Biography of Famous Salvation Army Leader Evangeline Booth Part 2

About the Salvation Army leader in the United States Evangeline Booth, history and biography of the religious woman who brought the Army to America.


On another occasion the resourceful "hallelujah lassie" lowered herself down a tin mine in an ore bucket and overwhelmed the miners, singing "Nearer, My God, to Thee" while suspended in darkness.

She was assigned by headquarters to Canada in 1894. Sensing the drift of the times, she soon followed the sourdough migration to the vice-ridden boomtowns of the Yukon. There she set up soup kitchens, medical clinics, and make-shift wilderness chapels. One night, on the banks of the Yukon River, she preached to 25,000 miners and converted a notorious Yukon outlaw known as Soapy Smith. Smith told Evangeline he would go straight, but he was killed by vigilantes before he could prove that he meant it.

When Evangeline was named commander for the U.S., her life's mission began to unfold. In the years from 1904 to 1934 she changed her citizenship, boosted the number of Army missions in America from 696 to 4,500, and was able to turn over to her successor $35 million in the bank and $48 million in accumulated Army property.

Just prior to the American entry into W.W. I she organized the campaign for gathering and sterilizing linen for bandages. After 1917, she sent hundreds of her "lassies" to the front, where they served hot coffee and doughnuts in the trenches, cared for the wounded and dying, and helped homesick American farm boys compose letters to send back home.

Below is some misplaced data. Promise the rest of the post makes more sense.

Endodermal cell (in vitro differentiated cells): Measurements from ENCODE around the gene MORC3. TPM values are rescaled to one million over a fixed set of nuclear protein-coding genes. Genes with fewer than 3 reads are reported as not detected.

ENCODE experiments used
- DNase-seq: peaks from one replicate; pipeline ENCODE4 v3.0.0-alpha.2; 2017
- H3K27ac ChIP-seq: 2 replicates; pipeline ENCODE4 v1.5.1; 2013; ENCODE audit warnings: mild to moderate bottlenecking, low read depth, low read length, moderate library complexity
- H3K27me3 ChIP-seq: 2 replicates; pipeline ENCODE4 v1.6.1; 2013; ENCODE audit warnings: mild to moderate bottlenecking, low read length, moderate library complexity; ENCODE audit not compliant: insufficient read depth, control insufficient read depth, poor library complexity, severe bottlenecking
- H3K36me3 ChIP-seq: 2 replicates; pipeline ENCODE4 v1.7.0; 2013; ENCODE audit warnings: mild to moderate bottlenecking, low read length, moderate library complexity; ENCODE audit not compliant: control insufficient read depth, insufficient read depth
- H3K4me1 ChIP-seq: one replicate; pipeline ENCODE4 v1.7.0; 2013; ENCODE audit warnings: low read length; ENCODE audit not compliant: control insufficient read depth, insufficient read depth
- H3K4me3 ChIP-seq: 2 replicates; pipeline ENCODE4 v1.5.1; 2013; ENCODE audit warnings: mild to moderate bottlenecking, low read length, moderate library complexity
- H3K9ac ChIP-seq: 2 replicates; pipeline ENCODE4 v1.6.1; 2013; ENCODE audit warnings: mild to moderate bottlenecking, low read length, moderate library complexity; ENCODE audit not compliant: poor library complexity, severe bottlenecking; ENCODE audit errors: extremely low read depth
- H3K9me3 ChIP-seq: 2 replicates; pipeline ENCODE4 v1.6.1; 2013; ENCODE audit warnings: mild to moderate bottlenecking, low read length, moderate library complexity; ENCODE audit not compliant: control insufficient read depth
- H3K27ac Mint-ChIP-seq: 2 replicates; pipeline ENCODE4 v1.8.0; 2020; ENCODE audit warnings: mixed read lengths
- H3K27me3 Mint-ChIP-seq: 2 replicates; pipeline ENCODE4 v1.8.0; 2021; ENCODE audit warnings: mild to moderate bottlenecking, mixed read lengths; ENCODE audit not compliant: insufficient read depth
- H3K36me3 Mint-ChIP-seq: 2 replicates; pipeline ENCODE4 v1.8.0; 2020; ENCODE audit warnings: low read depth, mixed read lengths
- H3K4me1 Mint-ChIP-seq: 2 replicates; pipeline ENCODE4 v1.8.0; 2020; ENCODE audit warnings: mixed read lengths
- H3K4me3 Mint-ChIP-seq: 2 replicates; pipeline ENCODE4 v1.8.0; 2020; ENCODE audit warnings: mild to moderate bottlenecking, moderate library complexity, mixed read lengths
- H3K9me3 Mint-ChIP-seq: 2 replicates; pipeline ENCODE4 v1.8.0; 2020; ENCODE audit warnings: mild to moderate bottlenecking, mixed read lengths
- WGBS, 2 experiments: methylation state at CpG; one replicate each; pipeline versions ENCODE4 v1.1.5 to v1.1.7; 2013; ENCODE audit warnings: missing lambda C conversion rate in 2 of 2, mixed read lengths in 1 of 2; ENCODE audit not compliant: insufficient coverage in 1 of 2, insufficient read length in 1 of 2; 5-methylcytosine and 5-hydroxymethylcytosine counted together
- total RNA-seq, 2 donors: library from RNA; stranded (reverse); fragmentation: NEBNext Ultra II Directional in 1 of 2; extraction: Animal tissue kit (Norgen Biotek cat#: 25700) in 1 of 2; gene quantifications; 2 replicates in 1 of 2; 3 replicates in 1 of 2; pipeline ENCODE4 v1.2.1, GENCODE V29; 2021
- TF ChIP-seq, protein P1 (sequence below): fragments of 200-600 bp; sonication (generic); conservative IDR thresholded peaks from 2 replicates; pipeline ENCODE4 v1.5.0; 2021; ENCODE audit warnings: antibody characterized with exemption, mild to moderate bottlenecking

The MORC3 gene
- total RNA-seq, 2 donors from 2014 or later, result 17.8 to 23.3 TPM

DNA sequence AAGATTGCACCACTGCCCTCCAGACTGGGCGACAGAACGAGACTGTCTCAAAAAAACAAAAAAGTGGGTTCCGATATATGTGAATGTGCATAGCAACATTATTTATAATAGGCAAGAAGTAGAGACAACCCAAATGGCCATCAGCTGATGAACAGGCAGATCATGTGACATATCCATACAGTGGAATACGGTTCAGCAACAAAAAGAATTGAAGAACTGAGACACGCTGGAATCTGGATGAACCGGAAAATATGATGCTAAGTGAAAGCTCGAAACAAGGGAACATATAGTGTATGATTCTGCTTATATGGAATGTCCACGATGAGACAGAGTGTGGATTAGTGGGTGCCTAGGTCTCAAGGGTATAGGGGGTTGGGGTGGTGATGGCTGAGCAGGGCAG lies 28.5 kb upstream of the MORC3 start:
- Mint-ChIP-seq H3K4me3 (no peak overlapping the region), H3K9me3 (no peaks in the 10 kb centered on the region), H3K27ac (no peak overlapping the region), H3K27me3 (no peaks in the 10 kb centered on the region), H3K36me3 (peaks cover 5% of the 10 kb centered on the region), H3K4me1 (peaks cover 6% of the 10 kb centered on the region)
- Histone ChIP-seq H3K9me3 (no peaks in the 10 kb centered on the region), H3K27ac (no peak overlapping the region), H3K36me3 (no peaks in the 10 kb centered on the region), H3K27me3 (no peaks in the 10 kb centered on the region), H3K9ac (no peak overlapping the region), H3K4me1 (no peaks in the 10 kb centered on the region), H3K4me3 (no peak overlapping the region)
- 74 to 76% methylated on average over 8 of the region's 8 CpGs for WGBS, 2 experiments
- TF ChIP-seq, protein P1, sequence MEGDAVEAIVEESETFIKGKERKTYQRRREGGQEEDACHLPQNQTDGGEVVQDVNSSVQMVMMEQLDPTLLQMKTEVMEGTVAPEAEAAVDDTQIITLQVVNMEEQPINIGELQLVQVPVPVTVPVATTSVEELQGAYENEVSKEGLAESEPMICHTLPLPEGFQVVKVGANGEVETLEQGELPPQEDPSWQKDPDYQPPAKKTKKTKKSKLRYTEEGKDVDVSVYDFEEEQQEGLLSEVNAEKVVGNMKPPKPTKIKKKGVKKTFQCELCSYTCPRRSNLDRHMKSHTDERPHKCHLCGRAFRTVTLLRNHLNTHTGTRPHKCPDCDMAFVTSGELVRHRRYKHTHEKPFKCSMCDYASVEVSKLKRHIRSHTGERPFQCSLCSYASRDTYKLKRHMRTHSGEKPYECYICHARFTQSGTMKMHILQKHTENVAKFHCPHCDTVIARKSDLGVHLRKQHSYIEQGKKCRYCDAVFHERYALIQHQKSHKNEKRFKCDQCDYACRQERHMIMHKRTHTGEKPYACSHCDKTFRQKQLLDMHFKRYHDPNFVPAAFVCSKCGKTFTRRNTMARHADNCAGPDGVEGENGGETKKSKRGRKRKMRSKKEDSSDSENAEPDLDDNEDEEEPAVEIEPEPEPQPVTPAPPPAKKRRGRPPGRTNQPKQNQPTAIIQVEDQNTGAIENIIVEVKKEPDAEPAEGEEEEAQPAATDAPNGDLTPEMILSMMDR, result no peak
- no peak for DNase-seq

The battlefield courage and compassion of Evangeline's girls became famous. At the 10-year anniversary of the Armistice she prayed at the Arc de Triomphe and was escorted to a special memorial celebration by Gen. John J. Pershing and Field Marshal Ferdinand Foch.

In 1934 she was elected chief of the worldwide Salvation Army. Returning to the U.S., she was greeted in New York by Mayor Fiorello La Guardia and a ticker-tape parade.

Until her death in 1950, Evangeline remained remarkably active in the administration of her father's ambitious undertaking. Every year on her birthday she gave spirited interviews to reporters, and every year she thrilled her public by taking her favorite saddle horse for a brisk cross-country gallop.

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